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Convinces Americans of the strength of their economy and urges them to support their government and help pay off the national deby by purchasing U.S. Savings Bonds. Animation: Pelican Films. Original Story and Narration: John R. (?). Special Effects: Vicoart Inc. Music: Robert Velase(?). Creative Guidance: Martin E. Miller of the U.S. Treasury Department.
This movie is part of the collection: Prelinger Archives
Producer: Enos (Brandt) Associates
Sponsor: Life Magazine / U.S. Treasury Department
Audio/Visual: Sd, C
Keywords: Economics; Patriotism; Consumerism
Creative Commons license: Public Domain
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Subject: Induction Cooktop
This Duxtop is my 2nd induction cooktop. The 1st one is working fine, but has only 1300W. I did enjoy the no flame heating of induction cooking, but the other big advantage of induction cooking device is the fast heating, which is missing with my 1300W cooktop. Now I have this more powerful duxtop cooker, I can tell you the cooking speed is really amazing. How fast is it? I did a test heating up the same amount of water using 1300w induction cooktop and my 1800w duxtop. It took the 1300w 6mins to boil the water, but it took duxtop only 2mins and 40secs to boil the same amount of water. That is over 100% percent saving of your precious time. If you are looking for a powerful and reliable induction cooktop or just want to see if induction cooking technology is something you may interested in, I will recommend this duxtop Induction Cooktop.
Subject: No Argument Here
180 degrees from the present day mantra: spend it even if you dont have it! China needs the business and we can always print more money. And if you save it, we'll take it away from ya.
Christine Hennig -
Subject: No Ma and Pa Kettle Here, I'm Afraid
The egg of the title is a nest egg of U.S. Savings bonds. This film tries to attribute the postwar prosperity of the 50s entirely to the Savings Bond program, which is laughable, to say the least. Beyond that, though, this film is a great snapshot of 50s attitudes towards its own time. Postwar prosperity is presented as a natural outgrowth of the American way of life (read: capitalism) and the optimistic idea that it will never end is not questioned. This seems particularly naïve when they talk about inflation. For all that, its not very campy, really, but it does give you a good look at the 50s mindset. And it has lots of that 50s cute-style animation, too.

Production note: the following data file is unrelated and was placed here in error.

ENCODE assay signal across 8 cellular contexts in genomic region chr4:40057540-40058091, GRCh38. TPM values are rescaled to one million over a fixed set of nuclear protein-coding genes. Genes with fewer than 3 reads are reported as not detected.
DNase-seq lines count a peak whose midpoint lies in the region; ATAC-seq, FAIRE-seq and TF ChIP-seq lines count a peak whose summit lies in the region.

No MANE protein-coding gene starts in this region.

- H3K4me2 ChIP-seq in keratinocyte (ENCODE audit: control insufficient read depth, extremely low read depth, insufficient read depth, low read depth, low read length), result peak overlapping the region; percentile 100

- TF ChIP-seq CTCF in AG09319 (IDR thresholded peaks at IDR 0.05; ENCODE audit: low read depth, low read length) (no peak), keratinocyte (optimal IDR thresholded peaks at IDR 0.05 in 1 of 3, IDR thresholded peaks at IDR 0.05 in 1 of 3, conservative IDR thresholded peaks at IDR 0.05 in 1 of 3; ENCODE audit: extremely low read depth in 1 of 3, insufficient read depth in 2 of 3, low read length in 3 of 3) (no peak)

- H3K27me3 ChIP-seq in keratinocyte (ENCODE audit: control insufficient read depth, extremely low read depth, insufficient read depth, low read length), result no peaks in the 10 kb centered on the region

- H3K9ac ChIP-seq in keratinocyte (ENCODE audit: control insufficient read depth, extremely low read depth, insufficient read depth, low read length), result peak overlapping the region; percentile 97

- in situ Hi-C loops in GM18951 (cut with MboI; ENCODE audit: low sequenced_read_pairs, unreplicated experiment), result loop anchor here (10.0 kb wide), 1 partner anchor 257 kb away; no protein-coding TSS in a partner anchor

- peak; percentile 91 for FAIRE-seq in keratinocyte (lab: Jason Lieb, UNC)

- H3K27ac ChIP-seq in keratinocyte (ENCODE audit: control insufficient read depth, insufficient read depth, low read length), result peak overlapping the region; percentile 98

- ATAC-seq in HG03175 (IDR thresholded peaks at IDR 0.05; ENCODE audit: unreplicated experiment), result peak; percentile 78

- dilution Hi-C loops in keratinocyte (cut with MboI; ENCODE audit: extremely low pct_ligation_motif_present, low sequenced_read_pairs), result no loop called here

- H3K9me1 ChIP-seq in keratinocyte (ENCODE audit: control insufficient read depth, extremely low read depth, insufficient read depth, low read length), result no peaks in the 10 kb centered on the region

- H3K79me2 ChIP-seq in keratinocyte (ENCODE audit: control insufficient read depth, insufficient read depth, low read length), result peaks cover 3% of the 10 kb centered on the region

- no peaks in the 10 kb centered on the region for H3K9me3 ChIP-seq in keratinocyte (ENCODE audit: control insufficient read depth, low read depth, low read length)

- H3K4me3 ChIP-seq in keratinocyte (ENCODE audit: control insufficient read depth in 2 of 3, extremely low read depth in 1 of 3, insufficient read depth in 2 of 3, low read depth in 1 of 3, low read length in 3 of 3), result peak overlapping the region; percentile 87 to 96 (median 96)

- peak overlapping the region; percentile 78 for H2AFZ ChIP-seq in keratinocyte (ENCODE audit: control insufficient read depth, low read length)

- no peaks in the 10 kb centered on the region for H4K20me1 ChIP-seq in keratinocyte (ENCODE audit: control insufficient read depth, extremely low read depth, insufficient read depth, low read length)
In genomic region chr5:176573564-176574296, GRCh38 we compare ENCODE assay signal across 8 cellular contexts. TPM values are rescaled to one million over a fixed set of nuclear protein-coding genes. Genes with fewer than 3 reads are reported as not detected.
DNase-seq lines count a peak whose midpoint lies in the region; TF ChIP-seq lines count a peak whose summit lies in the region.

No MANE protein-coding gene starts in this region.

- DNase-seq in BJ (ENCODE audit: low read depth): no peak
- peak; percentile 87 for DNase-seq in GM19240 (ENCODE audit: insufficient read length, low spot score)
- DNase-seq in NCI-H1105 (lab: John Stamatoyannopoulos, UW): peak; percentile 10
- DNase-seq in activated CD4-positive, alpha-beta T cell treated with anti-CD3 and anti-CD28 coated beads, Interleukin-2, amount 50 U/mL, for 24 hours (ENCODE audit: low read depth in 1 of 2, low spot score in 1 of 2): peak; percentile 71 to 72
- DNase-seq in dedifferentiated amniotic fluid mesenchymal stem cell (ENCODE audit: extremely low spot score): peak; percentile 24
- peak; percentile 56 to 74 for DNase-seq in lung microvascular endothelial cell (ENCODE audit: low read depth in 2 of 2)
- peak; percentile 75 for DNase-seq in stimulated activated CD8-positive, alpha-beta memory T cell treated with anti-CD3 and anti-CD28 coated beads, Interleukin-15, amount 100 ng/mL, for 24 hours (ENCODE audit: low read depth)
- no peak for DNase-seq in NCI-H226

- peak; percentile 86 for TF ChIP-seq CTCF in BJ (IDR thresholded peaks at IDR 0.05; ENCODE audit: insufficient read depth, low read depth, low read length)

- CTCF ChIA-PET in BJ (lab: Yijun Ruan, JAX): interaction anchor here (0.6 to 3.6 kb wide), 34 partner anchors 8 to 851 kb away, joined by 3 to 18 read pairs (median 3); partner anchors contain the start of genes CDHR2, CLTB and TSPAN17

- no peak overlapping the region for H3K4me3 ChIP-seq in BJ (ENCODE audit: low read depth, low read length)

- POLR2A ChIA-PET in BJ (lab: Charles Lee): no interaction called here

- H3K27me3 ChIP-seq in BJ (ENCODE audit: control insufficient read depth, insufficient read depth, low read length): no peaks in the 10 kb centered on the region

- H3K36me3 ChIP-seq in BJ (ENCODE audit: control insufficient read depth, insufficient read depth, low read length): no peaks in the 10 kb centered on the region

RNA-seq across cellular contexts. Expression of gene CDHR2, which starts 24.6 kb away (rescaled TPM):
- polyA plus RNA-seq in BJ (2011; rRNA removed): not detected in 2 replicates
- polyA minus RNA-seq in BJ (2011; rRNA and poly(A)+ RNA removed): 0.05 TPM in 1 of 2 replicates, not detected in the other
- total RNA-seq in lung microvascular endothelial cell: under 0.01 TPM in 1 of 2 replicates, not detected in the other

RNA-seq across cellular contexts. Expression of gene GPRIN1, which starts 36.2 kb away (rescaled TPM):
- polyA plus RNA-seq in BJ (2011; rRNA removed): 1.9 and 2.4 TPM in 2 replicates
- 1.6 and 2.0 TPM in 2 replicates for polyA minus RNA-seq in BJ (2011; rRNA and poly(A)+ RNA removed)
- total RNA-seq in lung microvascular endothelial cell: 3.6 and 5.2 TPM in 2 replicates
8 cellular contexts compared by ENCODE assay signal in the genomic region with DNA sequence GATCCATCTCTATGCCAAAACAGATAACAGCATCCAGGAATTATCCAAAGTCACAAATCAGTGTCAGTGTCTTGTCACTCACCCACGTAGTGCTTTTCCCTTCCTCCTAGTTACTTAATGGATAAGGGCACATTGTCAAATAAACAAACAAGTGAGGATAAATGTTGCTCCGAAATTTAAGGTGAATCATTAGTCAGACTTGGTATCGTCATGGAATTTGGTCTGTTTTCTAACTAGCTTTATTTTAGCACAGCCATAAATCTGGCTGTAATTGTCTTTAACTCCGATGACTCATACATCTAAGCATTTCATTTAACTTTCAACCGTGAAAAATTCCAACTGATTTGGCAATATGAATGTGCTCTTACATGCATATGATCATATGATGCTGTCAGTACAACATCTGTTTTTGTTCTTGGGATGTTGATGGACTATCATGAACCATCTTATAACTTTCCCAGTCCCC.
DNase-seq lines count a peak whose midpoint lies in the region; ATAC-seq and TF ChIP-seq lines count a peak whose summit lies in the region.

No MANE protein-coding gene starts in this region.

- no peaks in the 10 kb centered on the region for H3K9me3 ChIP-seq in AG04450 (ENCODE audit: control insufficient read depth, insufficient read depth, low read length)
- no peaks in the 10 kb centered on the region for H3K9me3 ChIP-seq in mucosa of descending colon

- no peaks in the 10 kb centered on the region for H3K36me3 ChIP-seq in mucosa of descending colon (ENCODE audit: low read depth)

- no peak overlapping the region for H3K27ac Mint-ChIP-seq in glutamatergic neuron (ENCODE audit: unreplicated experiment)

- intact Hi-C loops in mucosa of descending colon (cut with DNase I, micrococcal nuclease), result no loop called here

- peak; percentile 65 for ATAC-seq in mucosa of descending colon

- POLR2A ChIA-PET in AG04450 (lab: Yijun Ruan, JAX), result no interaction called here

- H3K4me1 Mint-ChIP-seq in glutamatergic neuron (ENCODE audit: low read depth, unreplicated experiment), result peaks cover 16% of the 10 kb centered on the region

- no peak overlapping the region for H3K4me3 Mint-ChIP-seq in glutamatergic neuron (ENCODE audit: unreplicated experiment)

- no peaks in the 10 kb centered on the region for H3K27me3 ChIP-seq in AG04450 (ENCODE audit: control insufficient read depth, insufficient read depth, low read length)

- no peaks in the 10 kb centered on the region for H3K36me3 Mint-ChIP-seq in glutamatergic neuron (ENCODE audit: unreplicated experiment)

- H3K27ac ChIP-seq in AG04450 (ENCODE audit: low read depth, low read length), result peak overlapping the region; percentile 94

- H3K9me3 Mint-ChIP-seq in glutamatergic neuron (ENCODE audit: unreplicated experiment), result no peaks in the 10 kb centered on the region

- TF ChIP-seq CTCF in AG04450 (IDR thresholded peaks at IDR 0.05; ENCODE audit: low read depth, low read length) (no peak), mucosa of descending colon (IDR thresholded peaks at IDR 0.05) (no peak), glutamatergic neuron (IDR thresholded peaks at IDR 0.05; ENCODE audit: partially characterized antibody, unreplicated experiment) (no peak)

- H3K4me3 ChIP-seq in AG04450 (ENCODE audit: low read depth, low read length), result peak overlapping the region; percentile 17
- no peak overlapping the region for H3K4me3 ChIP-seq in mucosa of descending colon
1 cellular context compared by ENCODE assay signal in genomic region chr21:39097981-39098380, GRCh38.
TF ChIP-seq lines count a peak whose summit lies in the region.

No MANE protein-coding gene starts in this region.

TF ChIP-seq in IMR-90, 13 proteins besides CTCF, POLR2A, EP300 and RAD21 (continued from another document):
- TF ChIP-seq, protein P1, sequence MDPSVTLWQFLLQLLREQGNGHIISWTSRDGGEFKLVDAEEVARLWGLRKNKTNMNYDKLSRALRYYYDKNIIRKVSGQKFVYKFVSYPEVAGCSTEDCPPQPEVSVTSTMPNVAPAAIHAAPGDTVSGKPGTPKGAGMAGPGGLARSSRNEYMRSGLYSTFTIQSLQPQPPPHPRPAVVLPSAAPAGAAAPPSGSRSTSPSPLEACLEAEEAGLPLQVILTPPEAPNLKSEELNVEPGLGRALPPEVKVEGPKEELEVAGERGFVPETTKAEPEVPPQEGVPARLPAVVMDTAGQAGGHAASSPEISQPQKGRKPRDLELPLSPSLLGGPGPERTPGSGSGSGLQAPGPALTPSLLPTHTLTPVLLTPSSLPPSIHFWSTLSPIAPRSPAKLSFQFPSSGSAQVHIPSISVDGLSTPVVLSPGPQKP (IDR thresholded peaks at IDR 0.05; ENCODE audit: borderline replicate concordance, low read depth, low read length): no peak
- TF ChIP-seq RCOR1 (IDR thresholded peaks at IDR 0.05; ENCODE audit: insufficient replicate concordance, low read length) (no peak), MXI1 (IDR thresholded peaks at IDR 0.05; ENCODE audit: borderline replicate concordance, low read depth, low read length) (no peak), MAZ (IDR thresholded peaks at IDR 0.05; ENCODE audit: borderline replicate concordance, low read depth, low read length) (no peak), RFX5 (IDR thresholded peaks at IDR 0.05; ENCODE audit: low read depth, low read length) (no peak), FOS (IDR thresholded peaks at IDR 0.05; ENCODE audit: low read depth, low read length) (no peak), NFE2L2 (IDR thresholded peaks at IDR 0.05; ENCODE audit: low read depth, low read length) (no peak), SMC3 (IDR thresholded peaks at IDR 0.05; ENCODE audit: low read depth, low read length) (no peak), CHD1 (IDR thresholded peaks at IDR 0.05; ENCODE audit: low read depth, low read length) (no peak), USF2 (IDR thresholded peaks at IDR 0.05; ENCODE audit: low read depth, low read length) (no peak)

Ratings: Camp/Humor Value: **. Weirdness: **. Historical Interest: *****. Overall Rating: ***.
Steve Nordby -
Subject: Keeping Bank Ownership of America In Line
Promotes US Savings Bonds as an ultra patriotic and wise financial investment. Tries to illustrate it's point with simplistic animation to explain how the government finances its debt, and that increasing government debt means greater control of America by banks unless people buy Savings Bonds. Explains that Savings Bonds are just a continuation of WWII War Bonds, that is, buying bonds makes America more secure by financing the military, an indispensible condition for prosperity. The president of Burroughs orates (poorly) on how buying bonds helps make America strong so his company can compete in the marketplace, and how the payroll savings plan helps employees too. A Burroughs worker then reads (VERY poorly) the cue cards while explaining how savings bonds helped him buy a house and a new heating system for it. And his kids... "it won't be long before they're goin' to college age". Seems, at the end, to be promoting the all-white Christian America loved by white Christian Americans.
If you love America, buy Bonds, or
If distrust the big banks, buy Bonds, or
If you support the military, buy Bonds, or
If you believe in free enterprise, buy Bonds, or
If you care about your employees, help them buy Bonds, or
If you care about your children, buy Bonds, or
If you want America white and Christian, buy Bonds.
How could anyone argue with that?
Subject: Spolied Egg
This blithering short about how IMPORTANT it is to get a nest egg NOW and use SAVINGS BONDS to do it, just doesn't know when to let up. Although it has some great images of America at Work, rest and play, and some strangely great primitive animation, the film hardly held my interest.